3. On behalf of the IT Department, learned standing counsel, Sri E.R. Indra Kumar, pointed out that, in Shriyans Prasad Jain vs. ITO (1993) 114 CTR (SC) 411 : (1993) 204 ITR 616 (SC), it was observed that, even the Supreme Court would not go into the question in any appeal against the order of the settlement of dispute or reverse the finding of fact recorded by the Commission. The Court would interfere with the order of the Settlement Commission only if it was found to be contrary to the provisions of the IT Act. Reliance is also placed on the decision given in the case of N. Krishnan vs. Settlement Commission (1989) 80 CTR (Kar) 15 : (1989) 180 ITR 585 (Kar) wherein, it was observed that, the power of judicial review of administrative action including those of Courts and Tribunals conferred on the High Courts under Arts. 226 and 227 constitutes one of the basic structures of the Constitution. It is for an assessee to voluntarily submit to its jurisdiction after giving up his right to the ordinary remedies under the Act. In other words, it is an opportunity to surrender and to have the matter settled through the Settlement Commission. The decision of the Settlement Commission is made final and conclusive by s. 245-I of the IT Act, 1961. Sec. 245L declares all proceedings before the Settlement Commission to be judicial proceedings. The provision for settlement would show that it is in the nature of statutory arbitration to which a person may submit himself voluntarily. A contention was raised by learned standing counsel for the Department that the Settlement Commission has granted registration to the firm under s. 184 only with the understanding that the partners will also be made liable to pay tax in respect of their share of income and if the firm alone is before the Settlement Commission, then, a different view could have been taken. I have considered over the matter. Sec. 155(2)(c) of the IT Act provides that assessment of a member of an association or BOI could be amended on any order passed under sub-s. (4) of s. 245D on the application made by the association or body. The AO can also amend the order with the inclusion of share. This amendment was brought by the Taxation Laws (Amendment) Act, 1984, w.e.f. 1st Oct., 1984. The provisions of s. 153 are for completion of assessments and reassessments under ss. 143, 144 and 147. The order passed by the ITO in pursuance of the order of the Settlement Commission are not on record and, therefore, it could be considered that the power under s. 147 was not exercised. The time- limit permitted under s. 153 has no relevance to the orders which are passed in consequence of the order of the Settlement Commission and therefore, reference to s. 153 has no relevance. It was also found that the Settlement Commission in order to make the settlement effective, the order passed by the Settlement Commission under sub-s. (4) of s. 245D would be for the terms of settlement including any demand by way of tax, penalty or interest.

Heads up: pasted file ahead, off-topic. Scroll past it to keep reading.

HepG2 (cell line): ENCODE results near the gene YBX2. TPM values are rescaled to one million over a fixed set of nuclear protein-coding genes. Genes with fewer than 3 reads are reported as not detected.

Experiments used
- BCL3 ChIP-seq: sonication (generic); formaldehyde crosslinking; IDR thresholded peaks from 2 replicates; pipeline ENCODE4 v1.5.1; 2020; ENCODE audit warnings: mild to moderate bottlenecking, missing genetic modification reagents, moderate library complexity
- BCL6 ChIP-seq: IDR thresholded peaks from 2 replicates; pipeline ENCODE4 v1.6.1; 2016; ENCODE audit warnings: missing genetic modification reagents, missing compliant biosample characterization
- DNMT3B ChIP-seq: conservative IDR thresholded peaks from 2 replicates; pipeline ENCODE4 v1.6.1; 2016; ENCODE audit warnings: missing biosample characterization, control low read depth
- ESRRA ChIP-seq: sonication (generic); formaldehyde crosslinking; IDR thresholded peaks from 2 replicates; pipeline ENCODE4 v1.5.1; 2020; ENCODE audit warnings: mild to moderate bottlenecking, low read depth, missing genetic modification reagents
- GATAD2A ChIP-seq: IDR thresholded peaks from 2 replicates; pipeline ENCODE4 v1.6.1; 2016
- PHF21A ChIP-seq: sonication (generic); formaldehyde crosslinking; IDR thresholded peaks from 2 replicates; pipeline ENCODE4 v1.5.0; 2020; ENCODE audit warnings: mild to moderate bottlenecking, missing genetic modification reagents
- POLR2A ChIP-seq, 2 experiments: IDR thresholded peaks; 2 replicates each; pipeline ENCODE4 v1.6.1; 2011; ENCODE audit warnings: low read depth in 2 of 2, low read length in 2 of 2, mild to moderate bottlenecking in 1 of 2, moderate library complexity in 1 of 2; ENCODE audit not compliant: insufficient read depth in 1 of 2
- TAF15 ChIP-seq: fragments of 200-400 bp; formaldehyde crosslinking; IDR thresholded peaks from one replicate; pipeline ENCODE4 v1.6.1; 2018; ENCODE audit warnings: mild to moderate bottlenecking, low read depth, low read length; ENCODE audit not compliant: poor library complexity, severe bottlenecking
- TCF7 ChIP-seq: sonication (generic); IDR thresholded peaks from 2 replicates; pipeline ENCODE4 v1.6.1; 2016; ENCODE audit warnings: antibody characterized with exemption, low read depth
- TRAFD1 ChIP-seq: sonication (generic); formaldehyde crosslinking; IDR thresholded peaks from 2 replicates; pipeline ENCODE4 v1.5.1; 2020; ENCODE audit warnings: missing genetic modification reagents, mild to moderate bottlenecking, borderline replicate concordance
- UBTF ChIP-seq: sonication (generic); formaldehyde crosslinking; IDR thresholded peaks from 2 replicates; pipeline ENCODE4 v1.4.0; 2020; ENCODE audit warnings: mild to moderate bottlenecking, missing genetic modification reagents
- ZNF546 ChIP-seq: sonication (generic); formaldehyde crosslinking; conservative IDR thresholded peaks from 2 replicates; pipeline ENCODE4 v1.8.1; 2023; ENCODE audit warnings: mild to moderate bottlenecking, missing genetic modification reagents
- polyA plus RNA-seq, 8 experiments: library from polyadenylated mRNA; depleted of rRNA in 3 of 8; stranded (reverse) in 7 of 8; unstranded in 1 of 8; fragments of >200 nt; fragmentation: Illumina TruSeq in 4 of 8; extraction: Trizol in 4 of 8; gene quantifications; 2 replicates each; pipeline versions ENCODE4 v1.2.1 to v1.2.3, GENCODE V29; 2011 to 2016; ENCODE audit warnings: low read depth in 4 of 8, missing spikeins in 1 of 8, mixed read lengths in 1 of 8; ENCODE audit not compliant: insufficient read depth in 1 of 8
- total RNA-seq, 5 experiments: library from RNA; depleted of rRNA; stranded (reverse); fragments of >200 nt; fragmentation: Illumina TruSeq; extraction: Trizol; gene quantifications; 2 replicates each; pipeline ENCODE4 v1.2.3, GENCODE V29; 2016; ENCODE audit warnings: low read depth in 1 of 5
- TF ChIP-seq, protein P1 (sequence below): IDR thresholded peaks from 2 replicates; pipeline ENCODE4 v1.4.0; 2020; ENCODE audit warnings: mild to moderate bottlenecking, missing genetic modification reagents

It may be that the Settlement Commission has granted registration with the understanding that the partners’ would be liable to pay tax, but during the relevant time, since the partners were not before the Settlement Commission, no orders could have been passed against the partners. If it is also necessary to pass an order against the partners, then it is also necessary to hear them by the Settlement Commission. Nothing has come on record that the partners were heard or they have moved the Settlement Commission, fixing their liability or even the CIT in his report referred to the liability of the partners. Since the amendment of s. 155(2)(c) was not considered to be procedural or retrospective in its application by the Division Bench of this Court, the Settlement Commission could not have directed to fix the liability of the partners.

In these circumstances, the orders dt. 15th June, 1984, and 22nd Jan., 1991, are quashed. The matter is sent back to the Settlement Commission for determining the liability afresh as to whether the firm is liable for registration or not and the order would be passed only against the firm alone if it is considered proper.

The writ petitions are disposed of with the above observation.

[Citation : 260 ITR 273]